Chevy 396-cid V-8 Engine Overview
The 396 V-8 was just one member of a whole "Porcupine" family, officially titled Mark IV and marketed as the "Turbo-Jet." There were four in all: two high-performance car engines of 396 and 427-cid, a 366-cid heavy-duty truck unit, and a 427 heavy-duty marine version. The 396 was scheduled to replace the 409 in all its applications, even though that engine was hardly old. Why was it scrapped after barely five years' production? Aside from its basic design limitations, the type W had been tooled for relatively low production volume. To meet future demands, Chevy's Tonawanda, New York, plant (near Niagara) would have to be retooled anyway. Semon E. "Bunkie" Knudsen, then division general manager, decided that only the most modern engine could justify such a major tooling reinvestment, so the "Porcupine" got the nod.
There was no thought of any carryover from the type W or 409 to the Mark IV. An all-new block with 4.84-inch spacing between bore centers was chosen, giving a bore of 4.094 inches. Stroke as 3.76 inches.
The 409 had a deck angled at 33 degrees from horizontal to allow a wedge-shaped combustion chamber to be created with flat-faced heads. By contrast the Mark IV block had the usual deck angle of 45 degrees to the cylinder axis. Main bearings were 2.75 inches in diameter, a quarter-inch larger than the type W. Main-bearing width was also increased, adding two full inches to the cap-clamping surface. The forged-steel crankshaft was cross-drilled to deliver oil to the rod bearings through a full 360 degrees of rotation (a feature the W lacked), and crankpin journals were kept at 2.20-inch diameter.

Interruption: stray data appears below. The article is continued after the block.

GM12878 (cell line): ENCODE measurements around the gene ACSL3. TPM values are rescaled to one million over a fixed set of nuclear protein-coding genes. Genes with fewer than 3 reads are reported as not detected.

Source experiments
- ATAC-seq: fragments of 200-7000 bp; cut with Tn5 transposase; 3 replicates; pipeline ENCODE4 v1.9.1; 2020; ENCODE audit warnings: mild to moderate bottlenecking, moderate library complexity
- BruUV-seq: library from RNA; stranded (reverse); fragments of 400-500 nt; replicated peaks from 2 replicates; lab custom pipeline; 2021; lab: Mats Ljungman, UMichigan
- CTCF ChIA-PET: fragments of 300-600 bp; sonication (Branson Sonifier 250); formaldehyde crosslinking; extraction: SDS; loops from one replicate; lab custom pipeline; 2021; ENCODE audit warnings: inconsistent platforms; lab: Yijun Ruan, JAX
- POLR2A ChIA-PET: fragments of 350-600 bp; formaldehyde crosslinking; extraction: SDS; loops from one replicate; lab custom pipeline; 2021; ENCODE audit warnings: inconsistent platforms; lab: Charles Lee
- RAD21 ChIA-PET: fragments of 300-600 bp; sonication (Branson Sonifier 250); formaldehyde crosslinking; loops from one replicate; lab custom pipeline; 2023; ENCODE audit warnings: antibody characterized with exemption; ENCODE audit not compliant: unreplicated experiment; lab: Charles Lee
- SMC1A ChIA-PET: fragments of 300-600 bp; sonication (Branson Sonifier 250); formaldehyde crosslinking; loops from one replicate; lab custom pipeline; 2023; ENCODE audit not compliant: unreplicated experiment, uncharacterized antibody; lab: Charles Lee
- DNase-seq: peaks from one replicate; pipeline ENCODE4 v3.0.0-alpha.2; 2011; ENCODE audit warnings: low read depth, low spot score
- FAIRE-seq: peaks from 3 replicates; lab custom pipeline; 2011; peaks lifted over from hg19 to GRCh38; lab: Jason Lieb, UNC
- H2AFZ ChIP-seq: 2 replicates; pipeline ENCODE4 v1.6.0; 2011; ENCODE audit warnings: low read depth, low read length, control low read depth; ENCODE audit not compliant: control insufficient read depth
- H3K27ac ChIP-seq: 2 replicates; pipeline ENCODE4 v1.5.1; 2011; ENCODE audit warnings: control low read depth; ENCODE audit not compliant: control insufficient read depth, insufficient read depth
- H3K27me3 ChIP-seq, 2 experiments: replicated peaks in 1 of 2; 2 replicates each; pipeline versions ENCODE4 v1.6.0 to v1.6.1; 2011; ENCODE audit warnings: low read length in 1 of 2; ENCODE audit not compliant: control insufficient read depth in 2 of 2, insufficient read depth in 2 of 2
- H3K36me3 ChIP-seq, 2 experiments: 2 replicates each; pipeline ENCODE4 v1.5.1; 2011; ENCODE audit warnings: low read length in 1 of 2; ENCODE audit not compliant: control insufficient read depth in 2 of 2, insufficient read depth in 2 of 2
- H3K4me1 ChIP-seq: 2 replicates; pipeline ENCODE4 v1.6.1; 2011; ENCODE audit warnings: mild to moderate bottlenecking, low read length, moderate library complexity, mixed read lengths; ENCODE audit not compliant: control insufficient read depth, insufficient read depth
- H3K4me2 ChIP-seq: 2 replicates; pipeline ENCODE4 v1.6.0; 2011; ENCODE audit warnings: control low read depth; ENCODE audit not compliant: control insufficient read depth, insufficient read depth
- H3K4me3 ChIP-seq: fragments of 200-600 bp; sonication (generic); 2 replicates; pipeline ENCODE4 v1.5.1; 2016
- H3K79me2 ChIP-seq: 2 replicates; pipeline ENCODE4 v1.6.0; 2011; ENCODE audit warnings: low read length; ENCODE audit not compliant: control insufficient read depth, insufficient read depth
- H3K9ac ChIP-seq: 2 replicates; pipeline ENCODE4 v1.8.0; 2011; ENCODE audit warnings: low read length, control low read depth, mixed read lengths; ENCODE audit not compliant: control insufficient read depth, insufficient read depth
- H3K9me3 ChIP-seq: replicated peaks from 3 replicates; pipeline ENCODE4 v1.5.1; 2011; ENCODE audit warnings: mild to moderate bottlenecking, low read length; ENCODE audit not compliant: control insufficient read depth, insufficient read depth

The 396 was initially offered in two versions, both with four-barrel carburetors, 10.25:1 compression, and hydraulic lifters. One was rated at 325 bhp, the other at 360. Production began at mid-year 1965 at the Tonawanda plant where all Mark IVs were built. There was also a 425-bhp version listed as a Corvette option that year. It had a 11.0:1 compression, impact-extruded alloy pistons with chrome-plated rings, solid lifters, bigger carburetors with twin-snorkel air cleaner, and enlarged oil pan capacity. This engine was in very short supply, but it wasn't short on performance. With it, a car geared for a top speed of 140 mph could blast through the standing-start quarter mile in 14 seconds flat at a terminal speed of 102-104 mph.